"Watervox" or electrical double layer (EDL) in action

Thread Starter

Danko

Joined Nov 22, 2017
1,822
When electrodes are immersed in water, device generates sound.
Frequency of sound depends on dipping length.
At length = 0 (only touching water surface), frequency is 2500++ Hz,
At length = 22 mm frequency is about 200 Hz.
Both electrodes are made from stainless steel 316, diameter 0.61mm.
Electrodes are mounted in parallel, at distance between axes = 6 mm.

1700679405258.png11.png
 
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MisterBill2

Joined Jan 23, 2018
17,729
I see a circuit and a description of the functioning. This is an interesting oscillator circuit. The waveform indicates an RC time constant but I do not see the capacitor.
I am guessing that some battery internal resistance is part of the feedback loop.
 

Thread Starter

Danko

Joined Nov 22, 2017
1,822
The waveform indicates an RC time constant but I do not see the capacitor.
Good that you noticed it.
Water (or table salt solution) is perfect insulator at voltages up to 1.23 V.
Metal conductor, immersed in water, forms huge capacitor,
about 20 μF on every 1 sq. cm of metal surface.
Small needles, showing below, have surface area 42.16 sq. mm each.
So, one electrode has capacitance 8.4 μF, but two electrodes,
connected in series, have capacitance 4.2 μF.
Electrodes.jpg
https://en.wikipedia.org/wiki/Double_layer_(surface_science)
https://en.wikipedia.org/wiki/Supercapacitor
 

Tonyr1084

Joined Sep 24, 2015
7,756
So what is the question?
I'm with Dave. What's the question?

And since you're using hollow needles, calculating the surface area, have you taken into account the surface area within the needles? Since I don't know how capacitance is a function of your system I can only ask "Does the internal surface even matter?" These are things I don't know the answer to. I only ask them to spur on additional thinking.
 

MisterBill2

Joined Jan 23, 2018
17,729
Hola @Danko
Could you show hoy are they phisically connected to be in series?
Sometimes I am incredibly slow; sorry.
The connection to the two needle probes is very clearly shown in the circuit drawing by "red"and "yellow" "to electrodes". That was clear initially, based on the very first sentence.
What is missing is that there is also a resistance connection between those electrodes, unless the water is absolutely pure, which only exists in theory. Thus my comment about RC time constant.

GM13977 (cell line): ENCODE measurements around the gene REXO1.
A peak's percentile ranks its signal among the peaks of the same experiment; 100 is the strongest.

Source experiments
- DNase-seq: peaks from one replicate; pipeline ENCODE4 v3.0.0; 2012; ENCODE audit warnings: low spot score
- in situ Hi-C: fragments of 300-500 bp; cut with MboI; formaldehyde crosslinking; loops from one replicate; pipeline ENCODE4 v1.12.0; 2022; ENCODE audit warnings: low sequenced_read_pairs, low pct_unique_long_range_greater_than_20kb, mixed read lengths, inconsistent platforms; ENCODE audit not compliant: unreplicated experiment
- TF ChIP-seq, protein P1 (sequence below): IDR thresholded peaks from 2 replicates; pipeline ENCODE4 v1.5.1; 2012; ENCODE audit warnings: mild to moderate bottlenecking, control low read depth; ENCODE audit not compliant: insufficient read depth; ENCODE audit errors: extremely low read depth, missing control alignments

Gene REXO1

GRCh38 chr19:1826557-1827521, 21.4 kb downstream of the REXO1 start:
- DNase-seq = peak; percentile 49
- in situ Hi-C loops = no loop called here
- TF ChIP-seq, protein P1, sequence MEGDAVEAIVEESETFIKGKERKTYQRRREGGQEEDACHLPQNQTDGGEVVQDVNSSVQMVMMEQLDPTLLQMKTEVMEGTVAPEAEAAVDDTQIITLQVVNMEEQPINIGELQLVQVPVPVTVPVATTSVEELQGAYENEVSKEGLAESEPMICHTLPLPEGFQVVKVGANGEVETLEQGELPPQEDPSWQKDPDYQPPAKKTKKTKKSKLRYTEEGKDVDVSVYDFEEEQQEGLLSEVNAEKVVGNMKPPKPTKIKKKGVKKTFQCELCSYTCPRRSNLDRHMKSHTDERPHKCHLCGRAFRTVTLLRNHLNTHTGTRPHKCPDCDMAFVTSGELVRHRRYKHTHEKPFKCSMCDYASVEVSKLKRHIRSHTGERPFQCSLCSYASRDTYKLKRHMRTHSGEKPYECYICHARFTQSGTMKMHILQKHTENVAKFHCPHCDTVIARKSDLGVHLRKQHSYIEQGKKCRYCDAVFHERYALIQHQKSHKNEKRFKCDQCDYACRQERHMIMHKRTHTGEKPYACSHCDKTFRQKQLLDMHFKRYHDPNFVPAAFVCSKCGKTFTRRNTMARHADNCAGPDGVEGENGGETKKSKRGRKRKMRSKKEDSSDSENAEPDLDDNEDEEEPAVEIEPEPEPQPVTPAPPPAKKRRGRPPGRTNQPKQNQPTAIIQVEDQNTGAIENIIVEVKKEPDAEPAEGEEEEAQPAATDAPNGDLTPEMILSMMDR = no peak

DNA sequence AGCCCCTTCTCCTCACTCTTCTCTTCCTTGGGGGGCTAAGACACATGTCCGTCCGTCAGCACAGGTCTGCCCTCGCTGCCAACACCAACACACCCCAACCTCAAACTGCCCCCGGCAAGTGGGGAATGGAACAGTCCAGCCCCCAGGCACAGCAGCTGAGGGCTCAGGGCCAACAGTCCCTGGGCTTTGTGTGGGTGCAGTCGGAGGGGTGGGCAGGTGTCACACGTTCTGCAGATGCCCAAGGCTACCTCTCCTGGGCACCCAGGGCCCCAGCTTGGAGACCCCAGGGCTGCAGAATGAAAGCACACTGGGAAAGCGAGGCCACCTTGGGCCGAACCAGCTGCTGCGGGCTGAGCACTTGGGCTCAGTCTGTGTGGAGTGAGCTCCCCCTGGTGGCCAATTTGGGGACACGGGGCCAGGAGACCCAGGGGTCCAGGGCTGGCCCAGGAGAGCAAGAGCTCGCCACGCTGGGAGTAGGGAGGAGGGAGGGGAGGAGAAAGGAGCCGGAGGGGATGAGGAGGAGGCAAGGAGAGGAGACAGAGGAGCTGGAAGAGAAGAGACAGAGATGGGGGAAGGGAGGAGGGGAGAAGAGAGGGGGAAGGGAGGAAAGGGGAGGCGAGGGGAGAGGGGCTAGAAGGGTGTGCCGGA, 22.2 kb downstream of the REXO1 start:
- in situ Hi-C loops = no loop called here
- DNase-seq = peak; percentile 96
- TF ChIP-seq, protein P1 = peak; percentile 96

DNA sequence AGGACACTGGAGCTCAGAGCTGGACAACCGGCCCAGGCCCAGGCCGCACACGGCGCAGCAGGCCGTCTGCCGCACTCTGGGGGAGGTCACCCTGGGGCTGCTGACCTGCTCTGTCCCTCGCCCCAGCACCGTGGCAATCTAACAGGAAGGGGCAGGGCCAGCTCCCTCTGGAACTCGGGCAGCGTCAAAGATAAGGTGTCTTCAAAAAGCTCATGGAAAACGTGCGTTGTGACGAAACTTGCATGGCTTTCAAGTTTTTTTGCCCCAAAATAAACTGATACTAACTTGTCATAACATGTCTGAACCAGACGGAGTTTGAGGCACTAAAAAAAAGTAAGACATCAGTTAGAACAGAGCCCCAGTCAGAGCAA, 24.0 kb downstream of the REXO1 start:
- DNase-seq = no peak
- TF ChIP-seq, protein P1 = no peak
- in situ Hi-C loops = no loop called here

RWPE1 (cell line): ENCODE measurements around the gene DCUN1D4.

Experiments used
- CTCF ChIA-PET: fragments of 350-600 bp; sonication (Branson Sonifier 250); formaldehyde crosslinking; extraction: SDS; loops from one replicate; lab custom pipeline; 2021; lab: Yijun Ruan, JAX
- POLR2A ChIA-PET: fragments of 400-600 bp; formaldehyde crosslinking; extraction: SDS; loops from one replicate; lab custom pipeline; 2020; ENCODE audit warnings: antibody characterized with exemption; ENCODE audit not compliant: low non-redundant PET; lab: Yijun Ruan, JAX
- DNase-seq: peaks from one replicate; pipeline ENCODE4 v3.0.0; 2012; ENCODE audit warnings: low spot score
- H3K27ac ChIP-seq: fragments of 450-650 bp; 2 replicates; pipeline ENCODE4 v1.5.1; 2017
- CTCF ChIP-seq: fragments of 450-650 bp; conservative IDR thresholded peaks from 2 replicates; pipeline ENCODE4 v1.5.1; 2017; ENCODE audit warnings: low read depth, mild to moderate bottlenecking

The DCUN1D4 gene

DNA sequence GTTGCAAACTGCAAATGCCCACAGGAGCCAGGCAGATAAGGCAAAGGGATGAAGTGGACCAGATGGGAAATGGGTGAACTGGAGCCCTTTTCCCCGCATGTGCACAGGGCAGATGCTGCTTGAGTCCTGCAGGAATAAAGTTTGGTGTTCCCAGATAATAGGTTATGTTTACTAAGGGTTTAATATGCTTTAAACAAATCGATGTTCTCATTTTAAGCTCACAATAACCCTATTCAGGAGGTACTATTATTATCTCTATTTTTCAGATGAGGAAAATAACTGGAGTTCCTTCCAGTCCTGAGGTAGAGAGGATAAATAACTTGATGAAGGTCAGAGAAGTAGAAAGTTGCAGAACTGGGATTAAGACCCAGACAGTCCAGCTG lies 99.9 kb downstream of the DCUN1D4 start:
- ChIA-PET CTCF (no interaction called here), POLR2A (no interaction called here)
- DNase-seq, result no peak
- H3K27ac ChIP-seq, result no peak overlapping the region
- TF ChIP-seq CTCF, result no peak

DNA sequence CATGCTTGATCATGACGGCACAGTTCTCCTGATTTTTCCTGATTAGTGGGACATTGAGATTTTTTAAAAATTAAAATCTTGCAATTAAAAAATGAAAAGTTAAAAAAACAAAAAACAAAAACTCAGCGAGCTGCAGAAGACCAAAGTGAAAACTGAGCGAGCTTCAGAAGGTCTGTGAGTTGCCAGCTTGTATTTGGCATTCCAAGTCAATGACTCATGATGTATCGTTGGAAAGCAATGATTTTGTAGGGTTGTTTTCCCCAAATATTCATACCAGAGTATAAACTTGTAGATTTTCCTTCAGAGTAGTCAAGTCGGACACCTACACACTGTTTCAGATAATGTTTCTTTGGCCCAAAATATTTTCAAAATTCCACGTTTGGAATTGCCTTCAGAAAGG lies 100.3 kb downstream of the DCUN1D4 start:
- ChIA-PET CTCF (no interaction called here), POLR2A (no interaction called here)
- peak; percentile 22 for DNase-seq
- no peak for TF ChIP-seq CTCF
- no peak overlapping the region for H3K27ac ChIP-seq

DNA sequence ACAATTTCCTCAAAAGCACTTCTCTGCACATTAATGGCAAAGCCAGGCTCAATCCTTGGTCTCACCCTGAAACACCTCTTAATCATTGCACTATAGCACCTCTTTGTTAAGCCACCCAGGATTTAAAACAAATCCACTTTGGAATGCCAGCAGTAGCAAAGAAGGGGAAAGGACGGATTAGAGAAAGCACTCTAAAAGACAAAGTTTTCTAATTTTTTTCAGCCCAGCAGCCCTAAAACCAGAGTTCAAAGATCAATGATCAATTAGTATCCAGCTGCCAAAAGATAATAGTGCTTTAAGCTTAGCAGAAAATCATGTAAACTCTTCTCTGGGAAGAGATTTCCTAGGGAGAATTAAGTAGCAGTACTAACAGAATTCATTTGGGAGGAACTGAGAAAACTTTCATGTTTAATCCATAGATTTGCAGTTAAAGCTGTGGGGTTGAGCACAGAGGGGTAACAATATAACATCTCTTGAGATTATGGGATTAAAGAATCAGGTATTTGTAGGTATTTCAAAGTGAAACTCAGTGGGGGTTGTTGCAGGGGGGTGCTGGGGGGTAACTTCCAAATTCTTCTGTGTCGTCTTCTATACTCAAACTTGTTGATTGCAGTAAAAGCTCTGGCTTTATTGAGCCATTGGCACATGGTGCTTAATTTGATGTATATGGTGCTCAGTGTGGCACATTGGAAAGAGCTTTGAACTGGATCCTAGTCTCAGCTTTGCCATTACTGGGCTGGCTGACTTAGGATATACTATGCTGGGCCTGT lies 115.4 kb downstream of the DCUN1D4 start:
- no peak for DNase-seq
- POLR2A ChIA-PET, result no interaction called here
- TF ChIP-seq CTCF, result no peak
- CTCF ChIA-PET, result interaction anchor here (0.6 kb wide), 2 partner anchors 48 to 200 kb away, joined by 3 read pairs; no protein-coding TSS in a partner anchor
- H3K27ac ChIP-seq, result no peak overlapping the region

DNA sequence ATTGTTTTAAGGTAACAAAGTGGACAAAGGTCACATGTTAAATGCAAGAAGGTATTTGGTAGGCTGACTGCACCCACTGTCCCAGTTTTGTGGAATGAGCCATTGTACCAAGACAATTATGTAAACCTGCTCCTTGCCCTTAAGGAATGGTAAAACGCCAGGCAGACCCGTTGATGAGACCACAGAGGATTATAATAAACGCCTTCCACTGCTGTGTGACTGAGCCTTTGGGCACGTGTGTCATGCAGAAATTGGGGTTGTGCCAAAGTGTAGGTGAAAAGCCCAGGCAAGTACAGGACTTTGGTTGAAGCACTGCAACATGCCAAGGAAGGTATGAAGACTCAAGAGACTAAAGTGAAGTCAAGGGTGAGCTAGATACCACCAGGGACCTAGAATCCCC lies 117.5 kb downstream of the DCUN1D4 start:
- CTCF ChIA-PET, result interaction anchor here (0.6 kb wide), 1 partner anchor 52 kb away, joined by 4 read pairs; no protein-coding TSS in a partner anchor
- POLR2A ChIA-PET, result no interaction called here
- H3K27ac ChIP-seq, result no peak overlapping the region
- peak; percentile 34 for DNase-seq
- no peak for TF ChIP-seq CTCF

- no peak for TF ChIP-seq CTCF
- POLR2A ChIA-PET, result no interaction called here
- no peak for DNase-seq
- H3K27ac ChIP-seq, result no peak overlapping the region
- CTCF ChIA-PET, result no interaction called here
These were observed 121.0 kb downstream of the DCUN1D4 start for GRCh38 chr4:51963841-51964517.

Externet

Joined Nov 29, 2005
2,180
Does it work if the electrodes are connected to a variable resistor in air, no water ?

A forum is for anyone to expose something, not just to ask questions -I think-
 

MisterBill2

Joined Jan 23, 2018
17,729
Given that the two scope traces show a classic RC slope, the capacitance is definitely present. I have not considered the capacitance when working with moisture detection systems.
 

MisterBill2

Joined Jan 23, 2018
17,729
When I first visited this thread, I looked at the scope trace and thecircuit and I was thinking that there had to be a capacitor someplace, did they just forget to show it??. So we have positive proof of water providing a capacitance. But as there is also a resistance element that varies a lot with whatever else is present, This means that water capacitors will probably not be precision devices, nor considered for low-leakage applications.
 

Thread Starter

Danko

Joined Nov 22, 2017
1,822
Could you show hoy are they are phisically connected to be in series?
Sometimes I am incredibly slow.
One end of electrode #1 connected to yellow node of circuit,
free end of electrode #1 connected to water, water connected
to free end of electrode #2, other end of electrode #2 connected
to red node of circuit.
So, electrodes are connected in series.
Capacitors, formed on free ends of electrodes, are connected in series too.
You can even separate capacitors each from other, using two vessels
and bridge (U-shaped glass or plastic tube, filled by water) in time of charging,
then take out bridge and store energy in two capacitors separately:

1701004140221.png
"Does the internal surface even matter?"
Electrostatic:
"The electric field inside the metal can be totally zero but outside surface charges will always form and convey the field outside"
Does it work if the electrodes are connected to a variable resistor in air, no water ?
It does not oscillates for resistor with value from 0 Ω to ∞.
For example, oscillogram for resistor with value 30 k:
Resistor.png
ADDED: In this circuit electrodes, immersed in water, are working
as variable capacitor, not as variable resistor.
 
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MisterBill2

Joined Jan 23, 2018
17,729
The reason is that there must be some capacitance for oscillation to be possible. The circuit IS an RC oscillator, so there must be some "C" for it to oscillate.
 
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